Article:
I’m not so sure if I like my cat. Maybe it’s the breed, she’s a Persian, supposedly a breed that’s aloof in temperament, she seems only to take though. ‘Animal lovers et activists’ have these hysterical ideas about animals, like all of them are walking embodiments of the Buddha. I don’t think so, they’re individuals, as different as you and I. You can’t deny their inherent innocence, and I love animals, but some of them are just plain annoying. Still. At least she can’t talk.
I have a book on my table, all the time, ‘The Complete Poems & Plays’, TS Eliot. This is, one of the two or three things, I have left, of one of my dearest friends, who killed himself five years ago. This poem is from there.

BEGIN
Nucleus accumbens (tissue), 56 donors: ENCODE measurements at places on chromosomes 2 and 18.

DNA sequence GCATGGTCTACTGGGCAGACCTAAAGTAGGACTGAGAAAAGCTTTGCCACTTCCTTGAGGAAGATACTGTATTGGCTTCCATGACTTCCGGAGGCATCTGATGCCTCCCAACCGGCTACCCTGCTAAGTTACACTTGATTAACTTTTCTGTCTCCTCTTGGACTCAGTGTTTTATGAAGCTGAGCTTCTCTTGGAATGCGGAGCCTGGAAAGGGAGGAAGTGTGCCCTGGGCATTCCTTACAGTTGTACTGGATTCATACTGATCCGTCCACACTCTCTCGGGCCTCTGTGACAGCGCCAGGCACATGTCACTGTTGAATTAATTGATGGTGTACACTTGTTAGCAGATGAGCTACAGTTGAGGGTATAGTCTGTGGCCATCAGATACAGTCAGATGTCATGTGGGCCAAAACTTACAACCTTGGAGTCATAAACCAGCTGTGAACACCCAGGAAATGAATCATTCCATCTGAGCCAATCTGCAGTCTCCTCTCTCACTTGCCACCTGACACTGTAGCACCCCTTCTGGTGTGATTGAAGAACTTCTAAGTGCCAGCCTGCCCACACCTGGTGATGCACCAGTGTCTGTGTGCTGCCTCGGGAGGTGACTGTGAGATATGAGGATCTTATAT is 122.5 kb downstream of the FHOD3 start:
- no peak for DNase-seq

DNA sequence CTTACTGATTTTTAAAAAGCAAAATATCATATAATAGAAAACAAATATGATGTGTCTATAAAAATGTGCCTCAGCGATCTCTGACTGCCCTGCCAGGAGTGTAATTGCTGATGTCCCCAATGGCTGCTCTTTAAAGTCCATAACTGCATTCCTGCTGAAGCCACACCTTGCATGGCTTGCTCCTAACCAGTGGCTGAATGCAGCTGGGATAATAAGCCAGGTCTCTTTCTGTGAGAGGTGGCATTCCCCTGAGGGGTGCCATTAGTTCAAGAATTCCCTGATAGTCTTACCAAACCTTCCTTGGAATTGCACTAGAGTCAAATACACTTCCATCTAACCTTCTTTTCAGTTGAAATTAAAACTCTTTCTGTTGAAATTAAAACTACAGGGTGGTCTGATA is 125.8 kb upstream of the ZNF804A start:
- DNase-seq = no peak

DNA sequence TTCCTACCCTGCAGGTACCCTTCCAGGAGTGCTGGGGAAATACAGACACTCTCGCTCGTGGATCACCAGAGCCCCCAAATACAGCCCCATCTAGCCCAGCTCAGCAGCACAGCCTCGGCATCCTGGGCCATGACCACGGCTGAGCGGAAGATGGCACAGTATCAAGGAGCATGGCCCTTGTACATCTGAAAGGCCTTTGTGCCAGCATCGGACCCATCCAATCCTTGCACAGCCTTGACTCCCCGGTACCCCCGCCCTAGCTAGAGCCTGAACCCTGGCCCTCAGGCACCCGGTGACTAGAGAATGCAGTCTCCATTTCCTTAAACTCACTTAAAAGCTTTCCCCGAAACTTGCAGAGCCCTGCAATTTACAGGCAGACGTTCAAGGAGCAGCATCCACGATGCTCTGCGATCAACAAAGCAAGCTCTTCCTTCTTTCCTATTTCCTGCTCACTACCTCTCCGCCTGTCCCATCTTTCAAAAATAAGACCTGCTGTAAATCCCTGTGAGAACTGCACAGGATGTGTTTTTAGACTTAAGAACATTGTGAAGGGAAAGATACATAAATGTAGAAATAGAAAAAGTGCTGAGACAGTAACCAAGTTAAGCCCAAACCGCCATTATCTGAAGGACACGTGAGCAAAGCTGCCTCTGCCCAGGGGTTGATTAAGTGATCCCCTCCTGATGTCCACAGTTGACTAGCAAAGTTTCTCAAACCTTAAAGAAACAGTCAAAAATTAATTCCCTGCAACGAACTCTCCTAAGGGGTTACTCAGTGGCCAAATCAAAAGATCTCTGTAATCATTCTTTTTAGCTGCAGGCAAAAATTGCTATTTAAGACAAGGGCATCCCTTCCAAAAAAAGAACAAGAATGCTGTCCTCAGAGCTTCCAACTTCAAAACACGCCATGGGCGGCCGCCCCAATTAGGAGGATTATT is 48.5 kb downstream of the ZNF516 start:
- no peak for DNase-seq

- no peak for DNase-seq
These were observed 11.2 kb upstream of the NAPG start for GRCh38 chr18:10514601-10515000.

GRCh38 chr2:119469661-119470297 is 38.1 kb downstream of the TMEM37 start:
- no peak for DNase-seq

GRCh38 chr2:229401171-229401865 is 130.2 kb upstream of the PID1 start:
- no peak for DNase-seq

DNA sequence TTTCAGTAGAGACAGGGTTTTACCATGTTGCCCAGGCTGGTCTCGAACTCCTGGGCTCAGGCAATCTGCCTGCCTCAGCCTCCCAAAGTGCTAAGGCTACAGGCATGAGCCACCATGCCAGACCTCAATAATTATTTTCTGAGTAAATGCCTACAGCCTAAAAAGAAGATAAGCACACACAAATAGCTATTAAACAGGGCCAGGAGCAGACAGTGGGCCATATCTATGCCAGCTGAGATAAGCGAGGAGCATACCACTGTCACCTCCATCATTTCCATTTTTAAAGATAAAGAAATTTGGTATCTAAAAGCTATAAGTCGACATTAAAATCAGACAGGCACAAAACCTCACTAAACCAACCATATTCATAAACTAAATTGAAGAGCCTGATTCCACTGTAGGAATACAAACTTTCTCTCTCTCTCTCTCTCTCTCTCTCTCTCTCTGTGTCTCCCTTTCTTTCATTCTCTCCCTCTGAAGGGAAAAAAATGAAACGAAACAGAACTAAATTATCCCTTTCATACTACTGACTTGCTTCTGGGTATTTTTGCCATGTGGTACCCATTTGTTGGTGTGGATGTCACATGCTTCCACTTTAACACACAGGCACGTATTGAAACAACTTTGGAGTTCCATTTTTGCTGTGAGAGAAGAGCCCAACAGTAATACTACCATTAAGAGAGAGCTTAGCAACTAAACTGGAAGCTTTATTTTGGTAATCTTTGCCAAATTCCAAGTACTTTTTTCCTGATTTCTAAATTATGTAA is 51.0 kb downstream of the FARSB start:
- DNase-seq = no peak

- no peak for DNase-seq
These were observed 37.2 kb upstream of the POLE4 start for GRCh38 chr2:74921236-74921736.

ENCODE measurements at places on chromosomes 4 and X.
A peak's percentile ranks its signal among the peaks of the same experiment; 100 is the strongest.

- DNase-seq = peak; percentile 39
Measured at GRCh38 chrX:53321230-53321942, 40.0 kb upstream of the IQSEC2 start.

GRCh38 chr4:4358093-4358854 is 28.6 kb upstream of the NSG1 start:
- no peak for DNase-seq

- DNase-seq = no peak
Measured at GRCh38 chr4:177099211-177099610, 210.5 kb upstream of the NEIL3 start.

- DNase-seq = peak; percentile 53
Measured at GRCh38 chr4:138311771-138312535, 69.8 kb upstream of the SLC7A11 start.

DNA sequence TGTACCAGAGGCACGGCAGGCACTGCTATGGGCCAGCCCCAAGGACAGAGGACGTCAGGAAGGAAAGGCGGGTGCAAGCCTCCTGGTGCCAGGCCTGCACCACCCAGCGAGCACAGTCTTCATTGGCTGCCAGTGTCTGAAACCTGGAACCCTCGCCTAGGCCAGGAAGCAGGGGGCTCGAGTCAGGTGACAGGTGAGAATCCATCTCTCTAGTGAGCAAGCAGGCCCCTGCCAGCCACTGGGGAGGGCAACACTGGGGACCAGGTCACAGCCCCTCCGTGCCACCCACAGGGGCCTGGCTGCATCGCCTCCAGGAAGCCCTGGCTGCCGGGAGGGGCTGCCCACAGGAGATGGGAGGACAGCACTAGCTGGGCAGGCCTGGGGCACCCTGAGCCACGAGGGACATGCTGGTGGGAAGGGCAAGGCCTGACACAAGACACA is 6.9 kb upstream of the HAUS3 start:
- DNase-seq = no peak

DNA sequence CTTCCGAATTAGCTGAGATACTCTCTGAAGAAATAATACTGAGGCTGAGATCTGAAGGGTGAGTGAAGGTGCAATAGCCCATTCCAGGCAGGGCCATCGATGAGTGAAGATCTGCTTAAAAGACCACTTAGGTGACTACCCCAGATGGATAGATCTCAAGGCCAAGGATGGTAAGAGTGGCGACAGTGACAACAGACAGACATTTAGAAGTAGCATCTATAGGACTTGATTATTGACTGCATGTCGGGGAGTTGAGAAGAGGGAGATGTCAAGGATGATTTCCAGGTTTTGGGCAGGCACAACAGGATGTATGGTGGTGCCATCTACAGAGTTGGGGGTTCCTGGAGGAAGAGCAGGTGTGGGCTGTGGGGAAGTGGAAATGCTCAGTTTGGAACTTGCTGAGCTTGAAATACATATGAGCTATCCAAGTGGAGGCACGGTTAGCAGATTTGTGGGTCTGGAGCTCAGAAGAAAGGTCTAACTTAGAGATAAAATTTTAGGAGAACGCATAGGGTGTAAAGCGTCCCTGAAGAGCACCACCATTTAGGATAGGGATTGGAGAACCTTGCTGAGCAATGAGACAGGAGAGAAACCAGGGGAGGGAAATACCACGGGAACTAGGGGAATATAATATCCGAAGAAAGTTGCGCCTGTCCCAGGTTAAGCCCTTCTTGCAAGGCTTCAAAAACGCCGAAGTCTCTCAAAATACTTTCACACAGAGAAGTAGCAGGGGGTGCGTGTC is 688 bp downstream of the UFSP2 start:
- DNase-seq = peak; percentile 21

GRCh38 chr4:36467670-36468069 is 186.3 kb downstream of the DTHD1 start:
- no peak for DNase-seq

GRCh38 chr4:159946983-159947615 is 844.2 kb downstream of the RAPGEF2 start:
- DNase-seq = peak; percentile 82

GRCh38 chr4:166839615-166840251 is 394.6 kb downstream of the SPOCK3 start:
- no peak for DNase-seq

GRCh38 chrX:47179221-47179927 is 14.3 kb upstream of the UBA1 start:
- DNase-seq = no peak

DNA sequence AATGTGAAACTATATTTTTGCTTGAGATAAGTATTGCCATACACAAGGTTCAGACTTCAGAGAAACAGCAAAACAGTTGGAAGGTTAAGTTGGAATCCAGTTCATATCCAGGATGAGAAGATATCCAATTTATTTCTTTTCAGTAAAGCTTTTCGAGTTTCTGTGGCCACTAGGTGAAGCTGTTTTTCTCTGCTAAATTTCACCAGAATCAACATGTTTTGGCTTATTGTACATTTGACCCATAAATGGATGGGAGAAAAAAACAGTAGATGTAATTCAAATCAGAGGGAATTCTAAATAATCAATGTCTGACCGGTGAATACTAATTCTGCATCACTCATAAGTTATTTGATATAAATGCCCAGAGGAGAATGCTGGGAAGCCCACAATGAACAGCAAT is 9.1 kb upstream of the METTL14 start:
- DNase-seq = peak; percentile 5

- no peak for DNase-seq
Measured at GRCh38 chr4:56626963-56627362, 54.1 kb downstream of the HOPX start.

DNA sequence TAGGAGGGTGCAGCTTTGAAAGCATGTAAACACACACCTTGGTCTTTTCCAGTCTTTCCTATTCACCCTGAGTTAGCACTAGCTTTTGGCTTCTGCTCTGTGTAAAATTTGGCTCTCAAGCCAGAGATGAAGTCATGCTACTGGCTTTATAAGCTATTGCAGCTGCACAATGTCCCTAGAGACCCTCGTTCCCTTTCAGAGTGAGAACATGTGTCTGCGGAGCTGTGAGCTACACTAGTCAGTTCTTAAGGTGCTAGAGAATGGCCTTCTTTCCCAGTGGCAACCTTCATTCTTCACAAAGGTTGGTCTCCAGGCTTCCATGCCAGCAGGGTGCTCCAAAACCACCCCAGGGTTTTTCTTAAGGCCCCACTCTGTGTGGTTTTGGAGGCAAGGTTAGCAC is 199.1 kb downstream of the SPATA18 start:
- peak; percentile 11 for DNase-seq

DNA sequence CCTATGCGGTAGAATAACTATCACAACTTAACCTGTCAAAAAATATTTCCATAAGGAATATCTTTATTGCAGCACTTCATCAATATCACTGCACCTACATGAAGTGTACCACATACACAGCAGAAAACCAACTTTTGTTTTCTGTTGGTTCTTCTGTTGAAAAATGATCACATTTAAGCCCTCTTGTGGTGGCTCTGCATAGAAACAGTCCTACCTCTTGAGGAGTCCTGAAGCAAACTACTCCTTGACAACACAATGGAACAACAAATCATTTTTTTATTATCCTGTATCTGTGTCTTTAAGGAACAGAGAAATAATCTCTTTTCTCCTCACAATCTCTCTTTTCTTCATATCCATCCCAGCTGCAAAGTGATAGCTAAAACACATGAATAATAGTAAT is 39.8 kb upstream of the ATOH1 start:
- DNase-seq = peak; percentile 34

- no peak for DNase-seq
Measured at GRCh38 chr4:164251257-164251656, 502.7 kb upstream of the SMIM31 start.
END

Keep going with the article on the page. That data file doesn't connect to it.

Gus: the Theatre Cat Gus is the Cat at the Theatre Door. His name, as I ought to have told you before, Is really Asparagus. That's such a fuss To pronounce, that we usually call him just Gus. His coat's very shabby, he's thin as a rake, And he suffers from palsy that makes his paw shake. Yet he was, in his youth, quite the smartest of Cats - But no longer a terror to mice and to rats. For he isn't the Cat that he was in his prime; Though his name was quite famous, he says, in his time. And whenever he joins his friends at their club (Which takes place at the back of the neighbouring pub) He loves to regale them, if someone else pays, With anecdotes drawn from his palmiest days For he was once a Star of the highest degree- He has acted with Irving, he's acted with Tree. And he likes to relate his success on the Halls, Where the Gallery once gave him seven cat-calls. But his grandest creation, as he loves to tell, Was Firefrorefiddle, the Fiend of the Fell. 'I have played', so he says, 'every possible part, And I used to know seventy speeches by heart. I'd extemporise back-chat, I knew how to gag, And I knew how to let the cat out of the bag. I knew how to act with my back and my tail; With an hour of rehearsal, I never could fail. I'd a voice that would soften the hardest of hearts, Whether I took the lead, or in character parts. I have sat by the beside of poor Little Nell; When the curfew was rung, then I swung on the bell. In the Pantomime season, I never fell flat, And I once understudied Dick Whittington's cat. But my grandest creation, as history will tell, Was Firefrorefiddle, the Fiend of the Fell.' Then, if someone will give him a toothful of gin, He will tell how he once played a part in East Lynne. At a Shakespeare performance he once walked on pat, When some actor suggested the need for a cat, He once played a Tiger- could do it again- Which an Indian colonel pursued down a drain. And he thinks that he still can, much better than most, Produce blood -curdling noises to bring on the Ghost. And he once crossed the stage on a telegraph wire, To rescue a child when a house was on fire. And he says: 'Now these kittens, they do not get trained As we did in the days when Victoria reigned. They never get drilled in a regular troupe, And they think they are smart, just to jump through a hoop.' And he'll say, as he scratches himself with his claws, 'Well, Theatre's certainly not what it was. These modern productions are all very well, But there's nothing to equal, from what I here tell, That moment of mystery When I made history As Firefrorefiddle, the Fiend of the Fell.'